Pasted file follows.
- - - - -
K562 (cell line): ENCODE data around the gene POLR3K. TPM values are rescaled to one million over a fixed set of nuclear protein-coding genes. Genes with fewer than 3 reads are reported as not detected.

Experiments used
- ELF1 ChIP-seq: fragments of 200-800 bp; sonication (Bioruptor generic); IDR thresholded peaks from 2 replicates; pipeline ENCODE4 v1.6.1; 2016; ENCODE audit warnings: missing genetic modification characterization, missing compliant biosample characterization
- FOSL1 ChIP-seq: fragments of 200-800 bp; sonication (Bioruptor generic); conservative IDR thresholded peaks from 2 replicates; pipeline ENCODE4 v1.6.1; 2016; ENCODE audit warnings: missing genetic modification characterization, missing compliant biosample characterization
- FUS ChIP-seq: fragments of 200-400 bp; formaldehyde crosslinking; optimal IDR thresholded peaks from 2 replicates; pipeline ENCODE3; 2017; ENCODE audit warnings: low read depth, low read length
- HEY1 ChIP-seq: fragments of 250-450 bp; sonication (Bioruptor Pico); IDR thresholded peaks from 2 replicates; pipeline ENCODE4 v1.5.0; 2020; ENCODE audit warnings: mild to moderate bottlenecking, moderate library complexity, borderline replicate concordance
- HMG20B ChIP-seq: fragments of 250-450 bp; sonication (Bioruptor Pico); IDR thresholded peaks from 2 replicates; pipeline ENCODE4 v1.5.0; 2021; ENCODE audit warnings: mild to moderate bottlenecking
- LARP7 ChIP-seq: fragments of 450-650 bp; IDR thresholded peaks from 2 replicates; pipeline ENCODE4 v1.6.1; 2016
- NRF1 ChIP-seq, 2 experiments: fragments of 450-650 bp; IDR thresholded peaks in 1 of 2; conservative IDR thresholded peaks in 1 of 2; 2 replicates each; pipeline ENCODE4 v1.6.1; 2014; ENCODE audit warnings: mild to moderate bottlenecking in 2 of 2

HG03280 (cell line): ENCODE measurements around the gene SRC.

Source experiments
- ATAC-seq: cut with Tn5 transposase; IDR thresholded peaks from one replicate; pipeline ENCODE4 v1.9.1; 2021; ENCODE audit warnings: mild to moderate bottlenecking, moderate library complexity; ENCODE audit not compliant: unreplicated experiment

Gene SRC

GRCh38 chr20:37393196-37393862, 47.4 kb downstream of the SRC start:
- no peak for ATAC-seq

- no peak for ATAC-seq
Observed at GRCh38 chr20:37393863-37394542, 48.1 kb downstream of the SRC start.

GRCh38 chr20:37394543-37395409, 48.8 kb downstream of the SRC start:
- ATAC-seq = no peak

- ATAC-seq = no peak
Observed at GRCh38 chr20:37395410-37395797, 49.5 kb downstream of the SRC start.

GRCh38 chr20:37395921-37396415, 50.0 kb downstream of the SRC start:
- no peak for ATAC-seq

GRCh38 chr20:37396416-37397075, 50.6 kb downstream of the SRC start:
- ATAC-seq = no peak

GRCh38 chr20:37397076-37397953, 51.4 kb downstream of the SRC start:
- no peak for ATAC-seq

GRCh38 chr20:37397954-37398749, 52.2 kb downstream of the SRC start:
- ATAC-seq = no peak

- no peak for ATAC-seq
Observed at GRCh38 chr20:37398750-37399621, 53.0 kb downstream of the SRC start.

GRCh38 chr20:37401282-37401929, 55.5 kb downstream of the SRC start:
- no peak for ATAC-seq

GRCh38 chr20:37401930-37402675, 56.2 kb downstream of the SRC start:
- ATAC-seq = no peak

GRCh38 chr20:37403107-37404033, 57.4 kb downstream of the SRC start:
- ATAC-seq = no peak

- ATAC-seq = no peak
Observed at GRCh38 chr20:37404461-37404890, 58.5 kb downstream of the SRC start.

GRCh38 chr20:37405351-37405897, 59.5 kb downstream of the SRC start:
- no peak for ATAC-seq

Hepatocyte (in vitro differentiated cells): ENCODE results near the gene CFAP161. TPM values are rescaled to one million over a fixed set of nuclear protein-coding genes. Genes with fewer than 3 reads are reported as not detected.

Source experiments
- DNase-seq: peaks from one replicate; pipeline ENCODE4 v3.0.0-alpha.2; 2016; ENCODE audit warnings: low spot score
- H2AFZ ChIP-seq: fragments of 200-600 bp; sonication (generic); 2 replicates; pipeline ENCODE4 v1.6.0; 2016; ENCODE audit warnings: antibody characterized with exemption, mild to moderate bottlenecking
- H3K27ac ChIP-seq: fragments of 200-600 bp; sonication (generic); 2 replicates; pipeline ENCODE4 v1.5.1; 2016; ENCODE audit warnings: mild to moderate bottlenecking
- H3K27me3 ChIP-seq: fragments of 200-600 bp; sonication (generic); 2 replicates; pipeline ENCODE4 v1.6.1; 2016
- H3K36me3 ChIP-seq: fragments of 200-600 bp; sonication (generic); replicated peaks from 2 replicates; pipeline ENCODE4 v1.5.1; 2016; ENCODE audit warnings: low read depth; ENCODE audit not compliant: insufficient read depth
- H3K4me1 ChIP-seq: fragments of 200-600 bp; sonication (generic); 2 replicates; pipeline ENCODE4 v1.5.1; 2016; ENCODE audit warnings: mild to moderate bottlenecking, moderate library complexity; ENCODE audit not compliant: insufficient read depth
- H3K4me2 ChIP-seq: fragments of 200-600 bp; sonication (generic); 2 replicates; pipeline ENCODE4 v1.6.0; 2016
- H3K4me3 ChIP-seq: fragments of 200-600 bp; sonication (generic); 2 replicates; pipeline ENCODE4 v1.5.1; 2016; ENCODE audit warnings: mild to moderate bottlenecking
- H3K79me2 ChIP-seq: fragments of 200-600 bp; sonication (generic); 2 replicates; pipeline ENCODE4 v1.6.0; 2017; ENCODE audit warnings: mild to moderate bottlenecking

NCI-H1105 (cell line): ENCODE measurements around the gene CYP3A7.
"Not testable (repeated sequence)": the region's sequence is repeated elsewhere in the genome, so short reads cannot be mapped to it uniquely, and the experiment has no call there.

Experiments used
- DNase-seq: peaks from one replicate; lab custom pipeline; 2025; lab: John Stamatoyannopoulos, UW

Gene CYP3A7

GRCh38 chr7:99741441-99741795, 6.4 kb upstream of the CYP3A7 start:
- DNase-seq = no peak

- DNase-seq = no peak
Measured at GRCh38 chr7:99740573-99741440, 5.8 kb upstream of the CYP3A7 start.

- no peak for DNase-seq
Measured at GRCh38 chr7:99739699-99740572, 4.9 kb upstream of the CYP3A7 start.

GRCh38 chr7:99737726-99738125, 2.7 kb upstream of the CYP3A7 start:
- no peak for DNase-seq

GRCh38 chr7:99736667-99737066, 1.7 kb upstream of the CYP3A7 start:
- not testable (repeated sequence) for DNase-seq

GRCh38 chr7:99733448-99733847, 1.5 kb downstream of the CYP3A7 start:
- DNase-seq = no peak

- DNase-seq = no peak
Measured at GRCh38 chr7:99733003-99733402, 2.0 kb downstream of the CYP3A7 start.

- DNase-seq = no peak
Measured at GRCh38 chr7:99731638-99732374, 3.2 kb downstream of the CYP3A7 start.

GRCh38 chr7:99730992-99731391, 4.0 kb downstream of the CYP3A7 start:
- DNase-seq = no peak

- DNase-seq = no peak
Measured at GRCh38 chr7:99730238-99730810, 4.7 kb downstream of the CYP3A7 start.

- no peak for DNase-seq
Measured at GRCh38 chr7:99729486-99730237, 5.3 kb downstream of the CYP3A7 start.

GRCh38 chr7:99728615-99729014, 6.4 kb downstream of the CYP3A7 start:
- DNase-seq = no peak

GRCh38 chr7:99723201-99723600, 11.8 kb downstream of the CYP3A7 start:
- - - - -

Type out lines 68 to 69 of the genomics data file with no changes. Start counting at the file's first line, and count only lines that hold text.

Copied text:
GRCh38 chr7:99733448-99733847, 1.5 kb downstream of the CYP3A7 start:
- DNase-seq = no peak